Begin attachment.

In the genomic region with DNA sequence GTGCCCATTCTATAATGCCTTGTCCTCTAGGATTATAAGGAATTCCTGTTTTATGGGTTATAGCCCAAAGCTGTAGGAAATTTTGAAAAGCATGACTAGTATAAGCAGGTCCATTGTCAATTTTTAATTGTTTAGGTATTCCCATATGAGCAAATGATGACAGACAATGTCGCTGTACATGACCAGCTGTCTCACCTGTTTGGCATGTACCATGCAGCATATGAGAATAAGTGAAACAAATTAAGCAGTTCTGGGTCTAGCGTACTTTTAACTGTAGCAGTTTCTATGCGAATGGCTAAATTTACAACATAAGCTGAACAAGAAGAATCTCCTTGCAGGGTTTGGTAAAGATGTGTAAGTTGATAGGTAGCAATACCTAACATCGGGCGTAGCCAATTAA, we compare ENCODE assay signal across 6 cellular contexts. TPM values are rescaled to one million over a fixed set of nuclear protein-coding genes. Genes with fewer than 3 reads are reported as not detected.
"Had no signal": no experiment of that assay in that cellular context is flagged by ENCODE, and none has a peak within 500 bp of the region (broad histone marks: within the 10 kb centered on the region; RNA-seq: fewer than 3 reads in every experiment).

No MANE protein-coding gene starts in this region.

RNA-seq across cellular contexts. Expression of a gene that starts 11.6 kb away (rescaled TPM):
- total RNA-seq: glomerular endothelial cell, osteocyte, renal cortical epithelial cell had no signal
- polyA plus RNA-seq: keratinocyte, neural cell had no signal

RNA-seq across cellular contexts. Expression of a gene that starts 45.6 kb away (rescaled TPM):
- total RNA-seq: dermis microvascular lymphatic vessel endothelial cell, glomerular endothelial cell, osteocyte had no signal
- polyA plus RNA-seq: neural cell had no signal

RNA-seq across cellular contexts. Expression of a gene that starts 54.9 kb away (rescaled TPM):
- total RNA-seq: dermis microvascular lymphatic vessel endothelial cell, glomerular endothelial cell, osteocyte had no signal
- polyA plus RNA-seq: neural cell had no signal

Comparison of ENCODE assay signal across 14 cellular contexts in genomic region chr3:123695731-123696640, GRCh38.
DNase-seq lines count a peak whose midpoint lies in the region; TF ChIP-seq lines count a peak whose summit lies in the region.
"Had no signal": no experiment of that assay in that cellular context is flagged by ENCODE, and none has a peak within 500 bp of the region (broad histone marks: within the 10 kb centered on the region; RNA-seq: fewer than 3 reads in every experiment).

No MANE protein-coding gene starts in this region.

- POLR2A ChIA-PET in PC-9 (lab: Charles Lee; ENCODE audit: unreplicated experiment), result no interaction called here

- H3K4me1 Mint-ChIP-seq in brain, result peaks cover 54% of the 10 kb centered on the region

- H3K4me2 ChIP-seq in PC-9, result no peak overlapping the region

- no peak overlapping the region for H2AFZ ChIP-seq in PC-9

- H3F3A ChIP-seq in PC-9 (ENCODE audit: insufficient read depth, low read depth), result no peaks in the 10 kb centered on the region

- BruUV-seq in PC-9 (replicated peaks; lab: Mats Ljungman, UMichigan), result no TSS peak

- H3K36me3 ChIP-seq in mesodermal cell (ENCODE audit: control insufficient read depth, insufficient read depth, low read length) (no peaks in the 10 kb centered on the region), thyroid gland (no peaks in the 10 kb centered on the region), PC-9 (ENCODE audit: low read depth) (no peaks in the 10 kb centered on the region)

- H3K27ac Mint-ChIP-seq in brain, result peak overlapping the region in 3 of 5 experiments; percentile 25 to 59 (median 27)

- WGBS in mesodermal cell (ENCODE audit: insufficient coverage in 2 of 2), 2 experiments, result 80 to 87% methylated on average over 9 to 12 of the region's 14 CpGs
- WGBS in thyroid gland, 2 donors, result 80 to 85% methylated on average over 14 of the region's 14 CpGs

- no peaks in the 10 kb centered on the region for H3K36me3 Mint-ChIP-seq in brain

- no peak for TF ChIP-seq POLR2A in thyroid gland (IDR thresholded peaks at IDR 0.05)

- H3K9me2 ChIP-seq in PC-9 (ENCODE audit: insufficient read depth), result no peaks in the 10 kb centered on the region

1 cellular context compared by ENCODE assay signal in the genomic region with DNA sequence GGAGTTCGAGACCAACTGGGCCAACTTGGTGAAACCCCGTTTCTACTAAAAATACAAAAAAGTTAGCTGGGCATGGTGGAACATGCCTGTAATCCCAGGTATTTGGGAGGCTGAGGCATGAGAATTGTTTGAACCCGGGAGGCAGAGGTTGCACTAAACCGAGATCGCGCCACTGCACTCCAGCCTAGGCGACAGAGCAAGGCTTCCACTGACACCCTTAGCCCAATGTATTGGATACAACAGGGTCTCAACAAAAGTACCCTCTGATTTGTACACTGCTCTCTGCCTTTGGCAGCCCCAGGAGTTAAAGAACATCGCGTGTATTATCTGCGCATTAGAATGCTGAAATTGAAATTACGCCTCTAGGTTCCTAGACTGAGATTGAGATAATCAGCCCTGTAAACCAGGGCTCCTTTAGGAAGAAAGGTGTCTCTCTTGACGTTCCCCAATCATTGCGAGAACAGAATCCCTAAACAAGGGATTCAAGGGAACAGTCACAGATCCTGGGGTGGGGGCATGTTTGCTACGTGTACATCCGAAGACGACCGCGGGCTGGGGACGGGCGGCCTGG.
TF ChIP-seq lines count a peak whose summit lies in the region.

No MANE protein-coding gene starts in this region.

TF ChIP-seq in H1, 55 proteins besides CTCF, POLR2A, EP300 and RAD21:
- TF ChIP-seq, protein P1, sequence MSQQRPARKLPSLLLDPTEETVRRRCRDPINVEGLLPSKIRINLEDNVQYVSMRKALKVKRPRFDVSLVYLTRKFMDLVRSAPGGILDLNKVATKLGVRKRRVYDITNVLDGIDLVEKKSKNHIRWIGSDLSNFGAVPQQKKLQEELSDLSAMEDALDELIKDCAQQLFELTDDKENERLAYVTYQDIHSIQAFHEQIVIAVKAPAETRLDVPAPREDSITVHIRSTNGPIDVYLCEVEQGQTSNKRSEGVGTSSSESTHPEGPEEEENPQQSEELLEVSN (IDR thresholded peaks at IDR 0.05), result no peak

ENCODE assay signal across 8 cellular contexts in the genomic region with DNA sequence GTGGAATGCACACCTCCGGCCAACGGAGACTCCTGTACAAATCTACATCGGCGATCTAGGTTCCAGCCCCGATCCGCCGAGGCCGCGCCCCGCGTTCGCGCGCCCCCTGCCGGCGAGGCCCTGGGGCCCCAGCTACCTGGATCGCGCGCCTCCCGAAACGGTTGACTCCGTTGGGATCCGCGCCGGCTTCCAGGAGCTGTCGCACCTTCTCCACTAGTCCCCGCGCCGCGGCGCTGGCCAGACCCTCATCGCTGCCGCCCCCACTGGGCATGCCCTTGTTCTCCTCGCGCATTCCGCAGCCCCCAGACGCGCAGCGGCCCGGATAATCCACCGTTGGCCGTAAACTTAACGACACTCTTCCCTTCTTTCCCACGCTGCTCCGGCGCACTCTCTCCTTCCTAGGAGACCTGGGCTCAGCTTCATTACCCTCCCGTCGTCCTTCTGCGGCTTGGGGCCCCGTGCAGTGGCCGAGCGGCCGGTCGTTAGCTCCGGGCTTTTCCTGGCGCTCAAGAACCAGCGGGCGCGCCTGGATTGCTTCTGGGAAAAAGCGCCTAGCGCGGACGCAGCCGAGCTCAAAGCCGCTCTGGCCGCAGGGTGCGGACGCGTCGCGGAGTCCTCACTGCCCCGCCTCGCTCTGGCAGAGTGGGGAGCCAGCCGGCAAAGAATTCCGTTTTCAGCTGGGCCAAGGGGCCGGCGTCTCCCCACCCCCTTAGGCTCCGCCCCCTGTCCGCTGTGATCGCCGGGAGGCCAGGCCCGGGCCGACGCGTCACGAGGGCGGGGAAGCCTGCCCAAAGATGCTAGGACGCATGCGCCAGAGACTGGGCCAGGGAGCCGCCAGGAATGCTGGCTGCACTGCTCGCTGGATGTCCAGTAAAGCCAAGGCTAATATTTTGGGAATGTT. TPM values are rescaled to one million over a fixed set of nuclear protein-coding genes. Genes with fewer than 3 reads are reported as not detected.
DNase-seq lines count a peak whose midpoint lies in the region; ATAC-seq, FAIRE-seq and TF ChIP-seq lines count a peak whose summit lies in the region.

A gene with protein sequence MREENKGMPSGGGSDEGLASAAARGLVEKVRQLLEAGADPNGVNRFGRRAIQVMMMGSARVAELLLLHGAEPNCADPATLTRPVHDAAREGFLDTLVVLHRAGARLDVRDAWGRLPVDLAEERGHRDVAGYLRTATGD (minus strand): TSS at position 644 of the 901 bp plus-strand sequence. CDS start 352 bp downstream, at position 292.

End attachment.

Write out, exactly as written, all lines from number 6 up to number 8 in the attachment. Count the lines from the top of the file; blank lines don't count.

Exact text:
- polyA plus RNA-seq: keratinocyte, neural cell had no signal

RNA-seq across cellular contexts. Expression of a gene that starts 45.6 kb away (rescaled TPM):
- total RNA-seq: dermis microvascular lymphatic vessel endothelial cell, glomerular endothelial cell, osteocyte had no signal